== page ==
In Brief

Syrian Civil War: Six years on

As one of the most severe humanitarian crises since World War II enters its seventh year, what has changed?

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This week will see the Syrian Civil War – one of the bloodiest wars of the last 70 years – enter its seventh year.

The war, a power struggle between President Bashar al-Assad, Sunni rebel groups and other militant factions, has given rise to the extremist Islamic State group (IS), which routinely recruits children to fight and has claimed responsibility for numerous atrocities across the region.

The complex, multi-party conflict has claimed almost 500,000 lives, according to the Syrian Observatory for Human Rights, and has displaced millions of people, creating a refugee crisis across Europe and the Middle East.

After six years, where are we now?

What started as a series of anti-Assad protests in 2011 has led to an all-out war that has spiralled out of control. The fragmented nature of the conflict and the rise of extremist forces have led to an almost total breakdown of normal civilian life in the country.

While the progression of the conflict has stagnated in recent years into an ebb-and-flow territorial war, the last two months have seen Kurdish and Arab coalition forces – backed by the US-led coalition – besieging territory held by ISIS in eastern Syria.

Numerous non-governmental organisations (NGOs) have used the six-year anniversary of the war to give updates on those affected by the conflict. 

Deadliest year yet for children

In a report titled "Hitting Rock Bottom", Unicef gave a grave analysis of the deteriorating situation for children.

"Children have paid the heaviest price in the conflict, and in 2016 their suffering hit rock bottom in a drastic escalation of violence," it said.

"Nearly 6 million children now depend on humanitarian assistance, with almost half forced to flee their homes."

The report claims that at least 652 children died last year, a 20 per cent increase in the number killed a year earlier.

Unicef believes that over 850 children were recruited to fight for various groups in 2016, double the number estimated for 2015.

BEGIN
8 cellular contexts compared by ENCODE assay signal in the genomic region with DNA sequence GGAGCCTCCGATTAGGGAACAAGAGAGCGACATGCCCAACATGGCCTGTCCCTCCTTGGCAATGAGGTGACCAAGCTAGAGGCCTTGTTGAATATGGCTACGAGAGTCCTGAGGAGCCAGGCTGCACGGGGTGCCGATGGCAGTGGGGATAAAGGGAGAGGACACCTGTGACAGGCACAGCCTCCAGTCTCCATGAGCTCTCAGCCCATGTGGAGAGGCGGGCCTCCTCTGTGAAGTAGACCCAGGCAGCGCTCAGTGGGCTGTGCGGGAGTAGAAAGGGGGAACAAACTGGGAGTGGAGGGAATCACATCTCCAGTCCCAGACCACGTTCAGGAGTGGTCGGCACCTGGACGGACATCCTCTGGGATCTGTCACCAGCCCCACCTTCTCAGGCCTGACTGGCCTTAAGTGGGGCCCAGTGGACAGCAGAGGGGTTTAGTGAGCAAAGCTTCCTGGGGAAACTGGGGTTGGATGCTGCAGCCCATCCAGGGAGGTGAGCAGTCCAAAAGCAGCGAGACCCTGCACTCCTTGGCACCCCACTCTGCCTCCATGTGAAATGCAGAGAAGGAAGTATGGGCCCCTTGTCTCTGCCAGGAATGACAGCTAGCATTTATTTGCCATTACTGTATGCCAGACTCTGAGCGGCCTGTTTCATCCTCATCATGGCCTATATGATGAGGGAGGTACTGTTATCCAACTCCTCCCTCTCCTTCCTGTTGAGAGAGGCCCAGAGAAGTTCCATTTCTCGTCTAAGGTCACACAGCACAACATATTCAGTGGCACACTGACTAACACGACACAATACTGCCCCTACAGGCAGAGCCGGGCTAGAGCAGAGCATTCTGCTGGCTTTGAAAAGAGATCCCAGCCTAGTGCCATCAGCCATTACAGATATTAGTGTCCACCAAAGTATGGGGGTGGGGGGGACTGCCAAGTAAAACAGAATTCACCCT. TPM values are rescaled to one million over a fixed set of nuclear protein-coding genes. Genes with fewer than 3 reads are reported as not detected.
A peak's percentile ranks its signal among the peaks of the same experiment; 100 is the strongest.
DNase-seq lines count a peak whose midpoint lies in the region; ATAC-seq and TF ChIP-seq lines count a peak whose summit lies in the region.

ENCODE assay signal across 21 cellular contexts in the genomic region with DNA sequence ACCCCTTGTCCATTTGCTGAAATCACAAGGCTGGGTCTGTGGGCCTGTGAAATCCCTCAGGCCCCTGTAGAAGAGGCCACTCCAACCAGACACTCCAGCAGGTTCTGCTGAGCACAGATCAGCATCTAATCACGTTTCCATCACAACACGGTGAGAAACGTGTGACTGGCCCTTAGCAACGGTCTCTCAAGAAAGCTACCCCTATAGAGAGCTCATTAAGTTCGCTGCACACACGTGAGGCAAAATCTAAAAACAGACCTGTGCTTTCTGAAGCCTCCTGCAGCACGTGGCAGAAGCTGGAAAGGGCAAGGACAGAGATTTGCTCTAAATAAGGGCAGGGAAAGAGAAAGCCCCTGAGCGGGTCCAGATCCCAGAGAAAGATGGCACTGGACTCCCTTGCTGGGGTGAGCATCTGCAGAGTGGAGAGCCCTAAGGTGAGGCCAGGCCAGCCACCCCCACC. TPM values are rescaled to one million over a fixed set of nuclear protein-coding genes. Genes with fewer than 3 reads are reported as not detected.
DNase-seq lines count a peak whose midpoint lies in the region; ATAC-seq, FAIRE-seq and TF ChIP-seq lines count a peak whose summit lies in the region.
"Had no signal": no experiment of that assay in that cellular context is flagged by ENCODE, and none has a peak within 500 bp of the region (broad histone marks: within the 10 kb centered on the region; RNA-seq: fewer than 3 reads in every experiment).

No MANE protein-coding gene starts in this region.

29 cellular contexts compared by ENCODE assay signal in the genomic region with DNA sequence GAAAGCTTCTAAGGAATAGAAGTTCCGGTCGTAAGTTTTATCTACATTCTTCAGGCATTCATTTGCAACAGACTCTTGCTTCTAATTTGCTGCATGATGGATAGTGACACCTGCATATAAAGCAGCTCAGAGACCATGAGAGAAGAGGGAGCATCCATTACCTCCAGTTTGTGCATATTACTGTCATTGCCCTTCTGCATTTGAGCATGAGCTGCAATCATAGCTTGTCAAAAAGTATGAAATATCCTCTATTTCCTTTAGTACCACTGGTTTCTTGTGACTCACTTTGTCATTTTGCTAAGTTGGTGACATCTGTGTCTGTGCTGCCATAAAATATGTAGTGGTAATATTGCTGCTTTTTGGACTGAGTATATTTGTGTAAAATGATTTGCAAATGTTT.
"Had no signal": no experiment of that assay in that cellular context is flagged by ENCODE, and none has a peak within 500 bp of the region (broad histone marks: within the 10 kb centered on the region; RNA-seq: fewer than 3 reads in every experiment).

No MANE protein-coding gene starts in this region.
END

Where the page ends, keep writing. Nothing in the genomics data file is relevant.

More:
Doors slammed by rich countries

Oxfam is taking aim at the growing wave of anti-migrant sentiment around the world. 

"Those who have fled Syria are seeing doors slammed in their faces as rich countries across the world enact policies hostile towards refugees," an Oxfam report said today. 

It has also heavily criticised Donald Trump's blanket ban of migrants from Syria entering the US, as well as the UK government's cancellation of the so-called Dubs Amendment to give asylum to unaccompanied Syrian child refugees.

Mental health crisis

Save the Children released a study regarding the mental wellbeing of children in the rapidly worsening conflict. The study claims that one in four children in Syria are at risk of severe mental health disorders. 

The organisation interviewed 450 subjects and found signs that many had been traumatised by six years of war, and were "living in an almost constant state of fear" even after escaping from the war zone. 

Parents claim their children are showing more aggressive behaviour, suffering from bedwetting and speech impediments, and in some cases attempting suicide.

At present, almost all major NGOs are claiming that verified instances of murder, maiming and kidnapping are on the increase in Syria. 

Although bombing campaigns in eastern Syria may liberate the regions from the threat of Islamic State, an effective and safe resolution to the conflict looks a long way off at present. 

Infographic by www.statista.com for TheWeek.co.uk.

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